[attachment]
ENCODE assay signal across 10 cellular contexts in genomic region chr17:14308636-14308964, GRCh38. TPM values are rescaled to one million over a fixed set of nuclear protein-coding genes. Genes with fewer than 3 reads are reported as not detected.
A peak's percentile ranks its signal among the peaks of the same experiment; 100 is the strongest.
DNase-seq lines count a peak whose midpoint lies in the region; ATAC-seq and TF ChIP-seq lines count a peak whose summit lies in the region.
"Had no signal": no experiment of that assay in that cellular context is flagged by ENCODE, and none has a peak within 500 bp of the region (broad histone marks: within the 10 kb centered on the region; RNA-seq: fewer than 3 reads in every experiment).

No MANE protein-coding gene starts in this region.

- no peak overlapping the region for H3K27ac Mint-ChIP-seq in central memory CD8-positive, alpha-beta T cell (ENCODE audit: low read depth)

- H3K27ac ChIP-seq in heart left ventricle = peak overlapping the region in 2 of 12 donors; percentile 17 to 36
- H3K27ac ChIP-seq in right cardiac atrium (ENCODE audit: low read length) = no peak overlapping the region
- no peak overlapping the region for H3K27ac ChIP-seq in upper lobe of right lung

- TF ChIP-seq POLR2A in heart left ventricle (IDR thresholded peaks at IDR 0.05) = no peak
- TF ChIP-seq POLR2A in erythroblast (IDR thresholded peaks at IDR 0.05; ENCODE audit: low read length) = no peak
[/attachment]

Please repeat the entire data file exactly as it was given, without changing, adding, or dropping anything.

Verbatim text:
ENCODE assay signal across 10 cellular contexts in genomic region chr17:14308636-14308964, GRCh38. TPM values are rescaled to one million over a fixed set of nuclear protein-coding genes. Genes with fewer than 3 reads are reported as not detected.
A peak's percentile ranks its signal among the peaks of the same experiment; 100 is the strongest.
DNase-seq lines count a peak whose midpoint lies in the region; ATAC-seq and TF ChIP-seq lines count a peak whose summit lies in the region.
"Had no signal": no experiment of that assay in that cellular context is flagged by ENCODE, and none has a peak within 500 bp of the region (broad histone marks: within the 10 kb centered on the region; RNA-seq: fewer than 3 reads in every experiment).

No MANE protein-coding gene starts in this region.

- no peak overlapping the region for H3K27ac Mint-ChIP-seq in central memory CD8-positive, alpha-beta T cell (ENCODE audit: low read depth)

- H3K27ac ChIP-seq in heart left ventricle = peak overlapping the region in 2 of 12 donors; percentile 17 to 36
- H3K27ac ChIP-seq in right cardiac atrium (ENCODE audit: low read length) = no peak overlapping the region
- no peak overlapping the region for H3K27ac ChIP-seq in upper lobe of right lung

- TF ChIP-seq POLR2A in heart left ventricle (IDR thresholded peaks at IDR 0.05) = no peak
- TF ChIP-seq POLR2A in erythroblast (IDR thresholded peaks at IDR 0.05; ENCODE audit: low read length) = no peak